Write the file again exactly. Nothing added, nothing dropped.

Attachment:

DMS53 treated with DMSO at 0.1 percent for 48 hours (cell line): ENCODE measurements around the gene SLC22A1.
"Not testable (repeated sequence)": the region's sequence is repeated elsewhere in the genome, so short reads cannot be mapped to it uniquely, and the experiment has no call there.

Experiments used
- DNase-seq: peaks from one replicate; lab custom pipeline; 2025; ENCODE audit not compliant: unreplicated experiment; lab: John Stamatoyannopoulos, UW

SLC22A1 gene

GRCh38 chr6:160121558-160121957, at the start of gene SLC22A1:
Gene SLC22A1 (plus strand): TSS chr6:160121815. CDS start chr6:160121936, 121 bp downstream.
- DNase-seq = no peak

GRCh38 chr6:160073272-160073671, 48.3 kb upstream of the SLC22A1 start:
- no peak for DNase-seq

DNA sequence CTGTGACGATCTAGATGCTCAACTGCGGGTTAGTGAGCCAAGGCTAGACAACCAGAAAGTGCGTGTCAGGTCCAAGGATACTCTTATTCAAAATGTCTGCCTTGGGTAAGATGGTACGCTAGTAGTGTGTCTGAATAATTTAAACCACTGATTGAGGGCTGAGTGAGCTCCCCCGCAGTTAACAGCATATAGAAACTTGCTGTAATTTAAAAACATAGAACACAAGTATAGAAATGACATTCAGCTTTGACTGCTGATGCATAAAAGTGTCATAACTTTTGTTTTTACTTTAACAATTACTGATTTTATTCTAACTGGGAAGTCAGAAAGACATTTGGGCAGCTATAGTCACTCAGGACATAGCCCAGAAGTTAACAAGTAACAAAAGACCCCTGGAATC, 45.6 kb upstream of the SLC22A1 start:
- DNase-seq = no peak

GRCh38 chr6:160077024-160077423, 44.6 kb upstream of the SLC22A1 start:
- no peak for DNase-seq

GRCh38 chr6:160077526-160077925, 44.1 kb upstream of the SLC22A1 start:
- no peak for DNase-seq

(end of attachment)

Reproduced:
DMS53 treated with DMSO at 0.1 percent for 48 hours (cell line): ENCODE measurements around the gene SLC22A1.
"Not testable (repeated sequence)": the region's sequence is repeated elsewhere in the genome, so short reads cannot be mapped to it uniquely, and the experiment has no call there.

Experiments used
- DNase-seq: peaks from one replicate; lab custom pipeline; 2025; ENCODE audit not compliant: unreplicated experiment; lab: John Stamatoyannopoulos, UW

SLC22A1 gene

GRCh38 chr6:160121558-160121957, at the start of gene SLC22A1:
Gene SLC22A1 (plus strand): TSS chr6:160121815. CDS start chr6:160121936, 121 bp downstream.
- DNase-seq = no peak

GRCh38 chr6:160073272-160073671, 48.3 kb upstream of the SLC22A1 start:
- no peak for DNase-seq

DNA sequence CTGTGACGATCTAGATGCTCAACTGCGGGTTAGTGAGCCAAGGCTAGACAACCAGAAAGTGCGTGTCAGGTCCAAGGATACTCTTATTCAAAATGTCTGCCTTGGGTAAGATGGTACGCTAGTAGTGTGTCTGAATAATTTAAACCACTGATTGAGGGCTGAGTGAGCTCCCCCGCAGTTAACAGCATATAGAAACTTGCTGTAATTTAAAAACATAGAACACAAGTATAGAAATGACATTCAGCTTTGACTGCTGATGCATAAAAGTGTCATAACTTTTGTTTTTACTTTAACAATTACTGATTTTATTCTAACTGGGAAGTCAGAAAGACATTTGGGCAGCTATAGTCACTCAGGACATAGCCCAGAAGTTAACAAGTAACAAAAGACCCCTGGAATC, 45.6 kb upstream of the SLC22A1 start:
- DNase-seq = no peak

GRCh38 chr6:160077024-160077423, 44.6 kb upstream of the SLC22A1 start:
- no peak for DNase-seq

GRCh38 chr6:160077526-160077925, 44.1 kb upstream of the SLC22A1 start:
- no peak for DNase-seq